Brookfield Renewable Stock: Buy, Sell or Hold?

Brookfield Renewable stock (TSX:BEP.UN) has surged by 31% since earnings. Does this mean you should get in, or get out?

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Few companies have seen as much growth in the last month or so as Brookfield Renewable Partners LP (TSX:BEP.UN). Shares of BEP stock have been climbing higher and higher after reporting record first-quarter results. But now that shares are up 31% since earnings, is it time to buy? Or time to cut and run?


Of course, there are a number of compelling reasons as to why investors might still want to buy BEP stock. First off, Brookfield Renewable reported robust financial performance in Q1 2024, with funds from operations (FFO) increasing by 8% year over year to US$296 million. This increase is indicative of the company’s strong operational efficiency and successful execution of growth initiatives. 

This included more growth in its diversified portfolio, including hydroelectric, wind, solar, and distributed energy assets. The hydroelectric segment alone delivered $193 million of FFO, benefiting from strong cash flow resiliency due to diversified assets and inflation-linked power purchase agreements.

And of course there is the partnership with Microsoft (NASDAQ:MSFT), which involves delivering over 10.5 gigawatts of renewable energy capacity, underscoring Brookfield’s capability to meet the exponential demand for clean energy from major corporations. Add on that the company is on track to bring approximately 7,000 megawatts of new renewable capacity online this year, and it certainly looks like a strong buy.


But nothing is perfect. Despite reporting record FFO of US$296 million for Q1 2024, the net income attributable to unitholders was a significant loss of US$120 million, compared to a loss of US$32 million in Q1 2023. This negative net income trend raises concerns about the company’s profitability and cost management.

What’s more, the company has been actively engaging in significant financing activities, securing approximately US$6 billion in financings during the quarter. While this strengthens liquidity, it also increases the company’s debt levels, potentially leading to higher financial risk, especially if interest rates rise or market conditions change unfavourably.

Finally, BEP stock might be overvalued considering the high expectations priced into the stock. The significant investments and acquisitions, like the potential purchase of a majority stake in Neoen, require substantial capital. If these investments do not generate the expected returns, it could negatively impact the stock’s valuation and investor sentiment.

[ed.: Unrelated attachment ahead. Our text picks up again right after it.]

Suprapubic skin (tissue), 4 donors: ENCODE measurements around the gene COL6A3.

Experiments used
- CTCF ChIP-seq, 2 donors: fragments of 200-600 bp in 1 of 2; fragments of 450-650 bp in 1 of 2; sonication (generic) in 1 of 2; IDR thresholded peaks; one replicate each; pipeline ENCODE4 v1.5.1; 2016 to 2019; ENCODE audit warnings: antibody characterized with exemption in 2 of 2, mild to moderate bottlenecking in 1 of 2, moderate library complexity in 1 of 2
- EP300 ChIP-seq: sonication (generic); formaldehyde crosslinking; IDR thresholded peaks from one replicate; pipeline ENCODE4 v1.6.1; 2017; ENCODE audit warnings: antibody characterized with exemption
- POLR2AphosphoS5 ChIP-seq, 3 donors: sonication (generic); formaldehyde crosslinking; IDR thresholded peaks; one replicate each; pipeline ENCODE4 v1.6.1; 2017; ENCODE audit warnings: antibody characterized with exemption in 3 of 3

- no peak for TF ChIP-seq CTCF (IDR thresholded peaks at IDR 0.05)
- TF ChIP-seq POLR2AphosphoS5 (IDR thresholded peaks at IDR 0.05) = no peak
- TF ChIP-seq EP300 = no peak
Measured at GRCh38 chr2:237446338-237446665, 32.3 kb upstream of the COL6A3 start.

Yet if you’re like me and already own BEP stock, perhaps it’s better just to hold the stock for now. Despite some negative aspects, the company’s strategic position, financial health, and growth prospects offer significant potential for long-term investors. Brookfield Renewable is still well-positioned to capitalize on future investment opportunities and sustain its growth trajectory.

Its strategic partnerships with Microsoft and Neoen, as well as a 7,000 megawatt pipeline, support long-term growth. Furthermore, it remains a leader in the industry, with the company’s asset recycling activities expected to generate $3 billion in proceeds this year, providing additional capital to reinvest in high-return projects. This strategy supports sustained growth and value creation for unitholders.

All together, there are certainly at least reasons to continue watching and investing in BEP stock. And with a dividend yield at 5.11%, it’s one I would continue at least holding for now.

This article represents the opinion of the writer, who may disagree with the “official” recommendation position of a Motley Fool premium service or advisor. We’re Motley! Questioning an investing thesis — even one of our own — helps us all think critically about investing and make decisions that help us become smarter, happier, and richer, so we sometimes publish articles that may not be in line with recommendations, rankings or other content.

Fool contributor Amy Legate-Wolfe has positions in Brookfield Renewable Partners and Microsoft. The Motley Fool recommends Brookfield Renewable Partners and Microsoft. The Motley Fool has a disclosure policy.

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